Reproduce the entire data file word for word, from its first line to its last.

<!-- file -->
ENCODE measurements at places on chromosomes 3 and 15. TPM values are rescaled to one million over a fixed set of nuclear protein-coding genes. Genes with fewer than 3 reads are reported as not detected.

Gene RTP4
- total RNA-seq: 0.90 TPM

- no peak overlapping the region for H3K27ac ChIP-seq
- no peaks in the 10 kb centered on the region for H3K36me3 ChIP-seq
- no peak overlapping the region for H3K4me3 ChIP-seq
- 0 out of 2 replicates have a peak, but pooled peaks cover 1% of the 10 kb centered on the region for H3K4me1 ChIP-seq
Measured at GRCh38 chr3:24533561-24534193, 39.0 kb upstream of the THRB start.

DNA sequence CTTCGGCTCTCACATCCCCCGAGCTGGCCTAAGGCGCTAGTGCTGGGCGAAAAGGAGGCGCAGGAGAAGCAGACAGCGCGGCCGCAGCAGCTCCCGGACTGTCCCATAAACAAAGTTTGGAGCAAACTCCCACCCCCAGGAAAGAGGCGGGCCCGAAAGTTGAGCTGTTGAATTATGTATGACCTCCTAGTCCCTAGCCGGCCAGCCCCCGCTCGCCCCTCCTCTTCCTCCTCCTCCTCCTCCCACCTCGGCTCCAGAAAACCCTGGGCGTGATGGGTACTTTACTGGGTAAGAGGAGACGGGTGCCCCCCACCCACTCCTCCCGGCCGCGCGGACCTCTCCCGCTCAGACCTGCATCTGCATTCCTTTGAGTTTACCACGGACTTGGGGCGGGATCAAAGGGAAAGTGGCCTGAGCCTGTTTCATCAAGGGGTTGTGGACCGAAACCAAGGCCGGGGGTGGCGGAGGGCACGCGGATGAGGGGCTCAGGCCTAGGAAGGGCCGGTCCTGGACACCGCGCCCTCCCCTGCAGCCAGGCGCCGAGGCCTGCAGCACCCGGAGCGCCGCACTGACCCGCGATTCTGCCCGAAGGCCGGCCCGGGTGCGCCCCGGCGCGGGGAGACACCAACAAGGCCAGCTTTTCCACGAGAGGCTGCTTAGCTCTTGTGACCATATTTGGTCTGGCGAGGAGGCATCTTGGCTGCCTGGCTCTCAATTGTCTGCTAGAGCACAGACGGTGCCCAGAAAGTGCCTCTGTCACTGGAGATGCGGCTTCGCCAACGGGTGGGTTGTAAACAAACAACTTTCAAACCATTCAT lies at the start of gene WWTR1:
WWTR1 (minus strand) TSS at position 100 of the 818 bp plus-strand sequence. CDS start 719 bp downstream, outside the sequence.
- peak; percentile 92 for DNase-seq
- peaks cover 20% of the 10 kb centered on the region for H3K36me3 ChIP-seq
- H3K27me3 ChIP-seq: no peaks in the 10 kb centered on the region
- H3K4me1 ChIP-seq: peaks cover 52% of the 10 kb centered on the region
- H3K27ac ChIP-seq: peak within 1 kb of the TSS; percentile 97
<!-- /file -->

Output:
ENCODE measurements at places on chromosomes 3 and 15. TPM values are rescaled to one million over a fixed set of nuclear protein-coding genes. Genes with fewer than 3 reads are reported as not detected.

Gene RTP4
- total RNA-seq: 0.90 TPM

- no peak overlapping the region for H3K27ac ChIP-seq
- no peaks in the 10 kb centered on the region for H3K36me3 ChIP-seq
- no peak overlapping the region for H3K4me3 ChIP-seq
- 0 out of 2 replicates have a peak, but pooled peaks cover 1% of the 10 kb centered on the region for H3K4me1 ChIP-seq
Measured at GRCh38 chr3:24533561-24534193, 39.0 kb upstream of the THRB start.

DNA sequence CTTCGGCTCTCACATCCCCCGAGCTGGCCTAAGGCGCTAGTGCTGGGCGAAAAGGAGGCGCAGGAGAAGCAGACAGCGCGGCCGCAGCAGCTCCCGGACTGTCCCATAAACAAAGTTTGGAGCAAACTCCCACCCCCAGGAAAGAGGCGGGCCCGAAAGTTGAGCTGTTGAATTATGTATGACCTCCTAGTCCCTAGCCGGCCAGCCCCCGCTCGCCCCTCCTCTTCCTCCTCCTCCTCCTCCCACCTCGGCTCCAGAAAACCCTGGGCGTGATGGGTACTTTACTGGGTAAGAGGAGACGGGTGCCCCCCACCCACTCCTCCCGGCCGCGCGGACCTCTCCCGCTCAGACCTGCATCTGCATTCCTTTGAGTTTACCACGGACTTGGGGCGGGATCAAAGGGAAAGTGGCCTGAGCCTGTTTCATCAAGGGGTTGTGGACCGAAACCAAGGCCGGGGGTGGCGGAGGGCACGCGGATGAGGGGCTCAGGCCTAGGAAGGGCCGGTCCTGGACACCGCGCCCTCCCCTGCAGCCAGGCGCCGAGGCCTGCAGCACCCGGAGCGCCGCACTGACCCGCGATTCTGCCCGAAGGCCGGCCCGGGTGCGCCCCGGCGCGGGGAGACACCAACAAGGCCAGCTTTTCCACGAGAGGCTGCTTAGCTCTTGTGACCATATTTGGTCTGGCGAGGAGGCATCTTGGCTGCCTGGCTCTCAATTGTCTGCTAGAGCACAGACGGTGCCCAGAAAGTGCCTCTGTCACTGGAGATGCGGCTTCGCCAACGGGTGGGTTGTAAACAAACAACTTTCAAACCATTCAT lies at the start of gene WWTR1:
WWTR1 (minus strand) TSS at position 100 of the 818 bp plus-strand sequence. CDS start 719 bp downstream, outside the sequence.
- peak; percentile 92 for DNase-seq
- peaks cover 20% of the 10 kb centered on the region for H3K36me3 ChIP-seq
- H3K27me3 ChIP-seq: no peaks in the 10 kb centered on the region
- H3K4me1 ChIP-seq: peaks cover 52% of the 10 kb centered on the region
- H3K27ac ChIP-seq: peak within 1 kb of the TSS; percentile 97